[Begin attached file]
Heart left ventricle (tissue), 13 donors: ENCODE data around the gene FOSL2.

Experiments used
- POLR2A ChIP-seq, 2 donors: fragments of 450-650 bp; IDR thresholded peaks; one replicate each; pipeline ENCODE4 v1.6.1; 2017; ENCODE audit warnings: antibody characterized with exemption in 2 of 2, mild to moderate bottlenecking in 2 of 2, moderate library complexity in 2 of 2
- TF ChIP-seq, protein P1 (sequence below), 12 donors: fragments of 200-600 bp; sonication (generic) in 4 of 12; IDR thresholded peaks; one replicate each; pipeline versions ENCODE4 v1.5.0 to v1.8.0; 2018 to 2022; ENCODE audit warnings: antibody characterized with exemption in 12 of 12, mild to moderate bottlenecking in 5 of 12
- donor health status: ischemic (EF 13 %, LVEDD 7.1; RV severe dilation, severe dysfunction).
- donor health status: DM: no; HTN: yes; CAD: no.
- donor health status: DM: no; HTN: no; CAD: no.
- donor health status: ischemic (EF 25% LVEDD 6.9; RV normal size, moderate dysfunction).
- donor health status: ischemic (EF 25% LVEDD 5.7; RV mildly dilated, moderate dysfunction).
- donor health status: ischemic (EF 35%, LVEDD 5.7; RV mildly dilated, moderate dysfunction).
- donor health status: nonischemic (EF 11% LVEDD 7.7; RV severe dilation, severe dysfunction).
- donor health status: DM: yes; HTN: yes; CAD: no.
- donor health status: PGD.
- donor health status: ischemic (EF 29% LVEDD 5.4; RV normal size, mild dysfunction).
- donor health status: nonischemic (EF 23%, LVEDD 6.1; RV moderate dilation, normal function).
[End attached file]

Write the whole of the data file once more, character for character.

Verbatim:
Heart left ventricle (tissue), 13 donors: ENCODE data around the gene FOSL2.

Experiments used
- POLR2A ChIP-seq, 2 donors: fragments of 450-650 bp; IDR thresholded peaks; one replicate each; pipeline ENCODE4 v1.6.1; 2017; ENCODE audit warnings: antibody characterized with exemption in 2 of 2, mild to moderate bottlenecking in 2 of 2, moderate library complexity in 2 of 2
- TF ChIP-seq, protein P1 (sequence below), 12 donors: fragments of 200-600 bp; sonication (generic) in 4 of 12; IDR thresholded peaks; one replicate each; pipeline versions ENCODE4 v1.5.0 to v1.8.0; 2018 to 2022; ENCODE audit warnings: antibody characterized with exemption in 12 of 12, mild to moderate bottlenecking in 5 of 12
- donor health status: ischemic (EF 13 %, LVEDD 7.1; RV severe dilation, severe dysfunction).
- donor health status: DM: no; HTN: yes; CAD: no.
- donor health status: DM: no; HTN: no; CAD: no.
- donor health status: ischemic (EF 25% LVEDD 6.9; RV normal size, moderate dysfunction).
- donor health status: ischemic (EF 25% LVEDD 5.7; RV mildly dilated, moderate dysfunction).
- donor health status: ischemic (EF 35%, LVEDD 5.7; RV mildly dilated, moderate dysfunction).
- donor health status: nonischemic (EF 11% LVEDD 7.7; RV severe dilation, severe dysfunction).
- donor health status: DM: yes; HTN: yes; CAD: no.
- donor health status: PGD.
- donor health status: ischemic (EF 29% LVEDD 5.4; RV normal size, mild dysfunction).
- donor health status: nonischemic (EF 23%, LVEDD 6.1; RV moderate dilation, normal function).